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Mexican cement and building materials company Cemex SAB de CV (CX, CEMEX.MX) said Thursday that an improved operating environment, particularly in the U.S., reduces the company's need to sell assets as it continues to carry a hefty debt load.
Fernando Gonzalez, Cemex's executive vice president of finance and administration, told analysts during a conference call that the company could sell between $250 million and $300 million of non-cash flow generating assets, such as land, during 2012. Earlier this year the company predicted $500 million in asset sales, while in September it had targeted $1 billion in asset sales by end-2012.
During the first quarter Cemex sold $27 million worth of assets.
Cemex owed a total debt of $18.17 billion as of the end of March. The company says it doesn't face any significant debt payments until December 2013.
Gonzalez said Cemex expects to see volume sales improve in the mid-single-digits this year in the U.S., combined with a continued increase in pricing for Cemex products. Cemex raised its U.S. cement prices in some geographic areas during the first quarter, with increases in others during April, and it expects to raise prices again during the second half of the year.
"We are confident that the recovery in the U.S. construction sector is under way," Gonzalez said.
Favorable weather conditions in the U.S. pushed up demand there beyond expectations during the first quarter, leading Cemex to tap product inventories, which carry a higher cost of sale. The company also opted to conduct maintenance during the quarter. Those two temporary factors nudged Cemex's U.S. operations to an operating earnings before interest taxes, depreciation and amortization, or Ebitda, to a loss of $24 million for the period.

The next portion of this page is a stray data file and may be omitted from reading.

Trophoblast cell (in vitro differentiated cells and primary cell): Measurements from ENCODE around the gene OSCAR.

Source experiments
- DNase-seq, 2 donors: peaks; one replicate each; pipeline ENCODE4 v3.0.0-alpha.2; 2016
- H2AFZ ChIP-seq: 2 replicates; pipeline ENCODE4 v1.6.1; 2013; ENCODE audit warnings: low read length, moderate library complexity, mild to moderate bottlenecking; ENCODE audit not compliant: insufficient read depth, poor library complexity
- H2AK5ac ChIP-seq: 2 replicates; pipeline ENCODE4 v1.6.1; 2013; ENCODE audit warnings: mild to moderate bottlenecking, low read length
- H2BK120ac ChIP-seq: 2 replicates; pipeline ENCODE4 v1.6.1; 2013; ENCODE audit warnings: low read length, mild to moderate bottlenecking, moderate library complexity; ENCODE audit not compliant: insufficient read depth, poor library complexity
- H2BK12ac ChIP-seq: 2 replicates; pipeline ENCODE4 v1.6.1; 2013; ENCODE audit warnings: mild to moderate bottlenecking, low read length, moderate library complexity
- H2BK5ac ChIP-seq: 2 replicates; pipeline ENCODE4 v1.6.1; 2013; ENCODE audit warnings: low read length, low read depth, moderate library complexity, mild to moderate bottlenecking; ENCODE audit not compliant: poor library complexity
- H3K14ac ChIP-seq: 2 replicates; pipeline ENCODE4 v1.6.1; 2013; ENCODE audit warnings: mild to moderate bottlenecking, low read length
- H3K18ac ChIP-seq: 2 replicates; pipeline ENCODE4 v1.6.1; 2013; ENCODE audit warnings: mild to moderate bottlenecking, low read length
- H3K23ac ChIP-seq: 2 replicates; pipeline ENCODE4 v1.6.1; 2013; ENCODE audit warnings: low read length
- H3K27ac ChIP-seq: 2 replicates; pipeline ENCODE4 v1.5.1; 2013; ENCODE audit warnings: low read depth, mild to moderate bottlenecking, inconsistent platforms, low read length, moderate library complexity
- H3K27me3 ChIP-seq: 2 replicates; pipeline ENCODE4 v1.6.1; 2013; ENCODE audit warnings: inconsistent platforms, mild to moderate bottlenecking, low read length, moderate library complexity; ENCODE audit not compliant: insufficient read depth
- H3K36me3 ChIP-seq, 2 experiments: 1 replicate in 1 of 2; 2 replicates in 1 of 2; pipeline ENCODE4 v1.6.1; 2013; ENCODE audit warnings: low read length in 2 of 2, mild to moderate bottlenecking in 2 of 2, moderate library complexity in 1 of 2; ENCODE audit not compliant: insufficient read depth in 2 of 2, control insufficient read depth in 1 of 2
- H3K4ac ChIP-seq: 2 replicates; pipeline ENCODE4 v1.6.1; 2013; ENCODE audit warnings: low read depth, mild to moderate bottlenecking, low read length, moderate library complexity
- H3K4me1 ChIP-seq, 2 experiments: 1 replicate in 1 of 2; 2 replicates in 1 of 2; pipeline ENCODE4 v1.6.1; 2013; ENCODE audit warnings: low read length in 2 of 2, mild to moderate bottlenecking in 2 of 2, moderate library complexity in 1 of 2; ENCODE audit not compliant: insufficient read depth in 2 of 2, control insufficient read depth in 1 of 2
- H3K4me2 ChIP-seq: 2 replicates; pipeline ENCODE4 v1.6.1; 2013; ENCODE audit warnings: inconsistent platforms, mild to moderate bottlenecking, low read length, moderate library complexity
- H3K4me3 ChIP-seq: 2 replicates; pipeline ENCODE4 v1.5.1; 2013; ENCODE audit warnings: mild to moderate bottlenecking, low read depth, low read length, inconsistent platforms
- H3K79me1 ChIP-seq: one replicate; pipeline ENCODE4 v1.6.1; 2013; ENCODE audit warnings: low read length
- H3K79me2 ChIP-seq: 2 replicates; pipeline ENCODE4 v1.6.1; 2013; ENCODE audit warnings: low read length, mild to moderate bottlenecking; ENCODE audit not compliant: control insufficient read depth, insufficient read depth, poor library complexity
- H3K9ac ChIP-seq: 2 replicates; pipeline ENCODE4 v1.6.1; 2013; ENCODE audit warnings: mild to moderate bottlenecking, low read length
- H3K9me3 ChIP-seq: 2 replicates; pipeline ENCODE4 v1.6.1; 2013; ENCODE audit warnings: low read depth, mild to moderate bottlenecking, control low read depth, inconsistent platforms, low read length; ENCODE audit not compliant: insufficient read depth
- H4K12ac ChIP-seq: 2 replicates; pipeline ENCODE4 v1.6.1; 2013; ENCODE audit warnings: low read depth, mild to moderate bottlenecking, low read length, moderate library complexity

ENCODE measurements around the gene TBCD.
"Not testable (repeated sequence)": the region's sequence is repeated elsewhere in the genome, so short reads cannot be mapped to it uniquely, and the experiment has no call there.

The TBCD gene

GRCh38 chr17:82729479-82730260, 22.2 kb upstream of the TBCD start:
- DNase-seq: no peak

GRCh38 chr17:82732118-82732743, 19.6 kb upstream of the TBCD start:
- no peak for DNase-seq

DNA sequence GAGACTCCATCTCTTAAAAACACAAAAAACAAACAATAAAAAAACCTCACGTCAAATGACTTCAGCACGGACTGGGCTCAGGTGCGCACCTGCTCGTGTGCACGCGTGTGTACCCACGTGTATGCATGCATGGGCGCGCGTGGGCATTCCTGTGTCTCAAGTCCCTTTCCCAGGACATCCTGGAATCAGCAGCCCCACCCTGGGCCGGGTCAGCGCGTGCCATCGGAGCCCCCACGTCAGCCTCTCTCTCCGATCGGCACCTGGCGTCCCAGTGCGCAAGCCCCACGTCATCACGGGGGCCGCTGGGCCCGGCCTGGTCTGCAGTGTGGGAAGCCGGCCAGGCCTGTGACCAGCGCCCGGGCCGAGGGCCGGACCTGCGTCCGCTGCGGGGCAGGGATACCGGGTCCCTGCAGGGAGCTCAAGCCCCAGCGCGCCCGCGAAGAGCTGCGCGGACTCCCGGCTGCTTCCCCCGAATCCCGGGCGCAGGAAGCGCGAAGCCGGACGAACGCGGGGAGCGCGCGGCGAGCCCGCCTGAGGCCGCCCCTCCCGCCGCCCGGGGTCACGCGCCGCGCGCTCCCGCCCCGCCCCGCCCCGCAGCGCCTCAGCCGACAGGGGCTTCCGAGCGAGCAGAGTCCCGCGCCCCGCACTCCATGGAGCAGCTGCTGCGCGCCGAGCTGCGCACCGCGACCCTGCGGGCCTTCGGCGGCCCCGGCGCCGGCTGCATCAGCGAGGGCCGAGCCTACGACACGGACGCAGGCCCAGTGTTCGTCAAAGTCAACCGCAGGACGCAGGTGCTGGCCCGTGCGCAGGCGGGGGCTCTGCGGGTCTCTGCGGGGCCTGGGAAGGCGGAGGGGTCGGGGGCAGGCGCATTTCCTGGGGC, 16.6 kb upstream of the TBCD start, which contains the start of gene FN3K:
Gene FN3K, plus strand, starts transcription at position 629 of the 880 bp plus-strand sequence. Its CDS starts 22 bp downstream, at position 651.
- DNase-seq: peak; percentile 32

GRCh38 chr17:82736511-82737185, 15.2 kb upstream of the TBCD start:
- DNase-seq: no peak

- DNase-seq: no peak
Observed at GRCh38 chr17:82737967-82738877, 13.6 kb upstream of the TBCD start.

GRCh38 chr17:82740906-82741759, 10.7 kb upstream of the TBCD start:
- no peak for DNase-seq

Excluding the impact of maintenance and drawing down on product inventories, Cemex's U.S. operations would have almost been profitable in the first quarter, said Maher Al-Haffar, Cemex's vice president of corporate communications, public affairs and investor relations.
The U.S. performance is especially encouraging given that the first quarter is typically Cemex's weakest, Al-Haffar added. The U.S. accounted for close to 20% of Cemex's $3.5 billion in first-quarter sales.
Volume sales in California and Texas increased by more than 20% on the year during the first quarter, whereas improvements in Florida lagged. Nonetheless, Cemex has a positive outlook for Florida going forward given the sharp increase in new housing permits there, Al-Haffar said.
Cemex maintained its 2012 sales projections across geographic areas, estimating 2% growth in consolidated cement volumes, 5% growth in ready-mix products and 3% growth for aggregates. The company expects a capital expenditure of $600 million this year.
-By Amy Guthrie, Dow Jones Newswires; (5255) 5980-5177; firstname.lastname@example.org